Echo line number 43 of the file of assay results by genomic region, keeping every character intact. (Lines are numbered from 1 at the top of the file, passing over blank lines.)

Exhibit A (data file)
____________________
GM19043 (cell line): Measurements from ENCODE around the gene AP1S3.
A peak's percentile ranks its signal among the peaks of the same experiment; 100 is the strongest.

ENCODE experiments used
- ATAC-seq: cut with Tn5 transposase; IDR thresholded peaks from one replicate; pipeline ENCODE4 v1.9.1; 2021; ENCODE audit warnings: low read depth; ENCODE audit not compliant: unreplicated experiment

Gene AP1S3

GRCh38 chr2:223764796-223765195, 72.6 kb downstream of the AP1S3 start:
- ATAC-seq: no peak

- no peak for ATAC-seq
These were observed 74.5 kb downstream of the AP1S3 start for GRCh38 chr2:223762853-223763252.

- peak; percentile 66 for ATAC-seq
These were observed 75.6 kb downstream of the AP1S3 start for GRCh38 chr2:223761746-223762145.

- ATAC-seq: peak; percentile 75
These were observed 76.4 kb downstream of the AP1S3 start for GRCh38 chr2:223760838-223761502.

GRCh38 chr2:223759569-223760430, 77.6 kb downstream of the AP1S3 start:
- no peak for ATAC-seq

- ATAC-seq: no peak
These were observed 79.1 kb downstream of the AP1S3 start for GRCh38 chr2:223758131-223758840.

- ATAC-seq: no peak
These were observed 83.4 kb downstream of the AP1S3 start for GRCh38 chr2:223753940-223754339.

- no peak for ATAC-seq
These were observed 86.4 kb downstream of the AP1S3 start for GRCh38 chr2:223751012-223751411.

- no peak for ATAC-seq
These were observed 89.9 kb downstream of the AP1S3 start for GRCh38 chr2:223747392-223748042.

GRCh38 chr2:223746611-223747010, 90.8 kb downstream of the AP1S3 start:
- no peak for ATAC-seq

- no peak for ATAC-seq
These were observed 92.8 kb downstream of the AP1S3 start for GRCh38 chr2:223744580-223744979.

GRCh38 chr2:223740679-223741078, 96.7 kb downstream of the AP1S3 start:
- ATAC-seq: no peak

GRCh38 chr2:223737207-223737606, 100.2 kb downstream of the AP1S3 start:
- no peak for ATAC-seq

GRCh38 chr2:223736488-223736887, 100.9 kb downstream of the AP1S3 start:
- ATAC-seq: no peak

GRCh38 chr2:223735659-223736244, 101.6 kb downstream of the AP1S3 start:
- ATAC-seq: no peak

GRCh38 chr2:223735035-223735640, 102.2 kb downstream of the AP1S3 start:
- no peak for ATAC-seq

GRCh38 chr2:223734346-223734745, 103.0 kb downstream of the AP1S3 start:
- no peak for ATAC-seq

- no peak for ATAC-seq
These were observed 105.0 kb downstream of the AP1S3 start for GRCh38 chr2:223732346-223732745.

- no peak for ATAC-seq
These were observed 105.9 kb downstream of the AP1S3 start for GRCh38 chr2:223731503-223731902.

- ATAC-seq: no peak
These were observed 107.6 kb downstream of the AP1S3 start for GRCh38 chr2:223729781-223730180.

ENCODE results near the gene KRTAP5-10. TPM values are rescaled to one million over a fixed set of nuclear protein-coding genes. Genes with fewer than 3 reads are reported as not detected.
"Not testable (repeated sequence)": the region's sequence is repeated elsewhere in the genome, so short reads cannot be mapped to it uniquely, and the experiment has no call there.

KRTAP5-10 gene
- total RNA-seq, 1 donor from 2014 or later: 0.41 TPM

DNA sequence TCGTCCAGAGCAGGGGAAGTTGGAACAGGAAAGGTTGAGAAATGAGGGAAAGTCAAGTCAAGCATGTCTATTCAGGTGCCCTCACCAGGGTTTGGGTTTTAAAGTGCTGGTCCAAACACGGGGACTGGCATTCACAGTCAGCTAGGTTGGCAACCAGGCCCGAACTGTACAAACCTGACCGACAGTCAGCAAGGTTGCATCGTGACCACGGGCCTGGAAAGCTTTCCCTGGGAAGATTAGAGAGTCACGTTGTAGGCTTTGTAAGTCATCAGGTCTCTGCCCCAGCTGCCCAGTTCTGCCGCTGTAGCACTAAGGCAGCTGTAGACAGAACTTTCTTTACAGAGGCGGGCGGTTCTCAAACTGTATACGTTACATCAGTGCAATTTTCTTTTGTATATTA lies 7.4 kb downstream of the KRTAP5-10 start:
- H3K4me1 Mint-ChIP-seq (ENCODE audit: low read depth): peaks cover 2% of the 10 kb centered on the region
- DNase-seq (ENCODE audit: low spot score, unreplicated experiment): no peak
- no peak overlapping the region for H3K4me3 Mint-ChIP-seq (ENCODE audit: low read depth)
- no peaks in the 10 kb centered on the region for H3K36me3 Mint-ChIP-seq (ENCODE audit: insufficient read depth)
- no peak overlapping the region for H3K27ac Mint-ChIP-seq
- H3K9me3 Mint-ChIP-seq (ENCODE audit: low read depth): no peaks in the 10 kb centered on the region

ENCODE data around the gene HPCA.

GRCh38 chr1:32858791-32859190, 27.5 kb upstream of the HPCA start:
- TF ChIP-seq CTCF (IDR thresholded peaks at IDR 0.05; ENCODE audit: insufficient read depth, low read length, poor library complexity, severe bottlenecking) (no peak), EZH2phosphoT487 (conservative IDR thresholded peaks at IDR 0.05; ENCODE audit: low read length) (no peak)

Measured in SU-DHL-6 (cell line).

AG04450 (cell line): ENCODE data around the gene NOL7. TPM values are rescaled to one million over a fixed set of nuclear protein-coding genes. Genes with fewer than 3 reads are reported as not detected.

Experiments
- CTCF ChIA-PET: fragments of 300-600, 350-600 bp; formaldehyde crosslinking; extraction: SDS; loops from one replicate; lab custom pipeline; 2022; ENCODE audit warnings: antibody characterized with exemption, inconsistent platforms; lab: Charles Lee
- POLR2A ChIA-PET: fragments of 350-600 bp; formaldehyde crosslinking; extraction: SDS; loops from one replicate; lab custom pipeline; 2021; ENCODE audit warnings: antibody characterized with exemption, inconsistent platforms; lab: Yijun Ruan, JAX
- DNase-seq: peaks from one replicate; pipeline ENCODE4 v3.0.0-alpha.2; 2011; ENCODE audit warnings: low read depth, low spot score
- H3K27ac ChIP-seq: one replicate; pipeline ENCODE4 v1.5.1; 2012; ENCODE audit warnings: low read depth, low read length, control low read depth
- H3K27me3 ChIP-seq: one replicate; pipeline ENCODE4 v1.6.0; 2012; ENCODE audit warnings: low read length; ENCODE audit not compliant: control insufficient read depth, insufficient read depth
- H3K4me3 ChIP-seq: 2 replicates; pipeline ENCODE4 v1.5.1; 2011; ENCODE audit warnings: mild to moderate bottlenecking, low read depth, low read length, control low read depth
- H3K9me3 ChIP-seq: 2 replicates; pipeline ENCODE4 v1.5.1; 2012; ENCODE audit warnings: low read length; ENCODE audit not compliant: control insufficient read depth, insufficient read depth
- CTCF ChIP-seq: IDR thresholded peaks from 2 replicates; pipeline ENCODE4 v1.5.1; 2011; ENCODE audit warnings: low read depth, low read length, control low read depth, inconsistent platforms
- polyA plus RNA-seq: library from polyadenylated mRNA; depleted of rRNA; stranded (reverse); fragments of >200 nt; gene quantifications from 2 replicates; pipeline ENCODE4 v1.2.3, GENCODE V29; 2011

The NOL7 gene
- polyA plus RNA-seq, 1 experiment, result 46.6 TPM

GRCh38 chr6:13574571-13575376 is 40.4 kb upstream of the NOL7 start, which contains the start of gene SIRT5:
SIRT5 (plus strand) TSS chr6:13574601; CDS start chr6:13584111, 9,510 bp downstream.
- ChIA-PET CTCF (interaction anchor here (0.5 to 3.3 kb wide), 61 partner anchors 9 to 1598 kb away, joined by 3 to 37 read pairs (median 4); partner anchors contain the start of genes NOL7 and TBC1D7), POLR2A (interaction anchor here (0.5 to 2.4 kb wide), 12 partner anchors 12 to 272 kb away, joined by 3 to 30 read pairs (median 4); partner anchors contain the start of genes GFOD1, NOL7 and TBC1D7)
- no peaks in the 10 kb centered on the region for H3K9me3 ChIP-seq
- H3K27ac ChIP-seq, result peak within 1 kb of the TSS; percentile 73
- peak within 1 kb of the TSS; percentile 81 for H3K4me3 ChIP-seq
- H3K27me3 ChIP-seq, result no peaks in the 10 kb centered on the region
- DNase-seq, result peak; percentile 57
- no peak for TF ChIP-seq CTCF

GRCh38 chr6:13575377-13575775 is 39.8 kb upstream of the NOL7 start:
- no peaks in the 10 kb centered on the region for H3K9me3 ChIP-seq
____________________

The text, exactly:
These were observed 105.9 kb downstream of the AP1S3 start for GRCh38 chr2:223731503-223731902.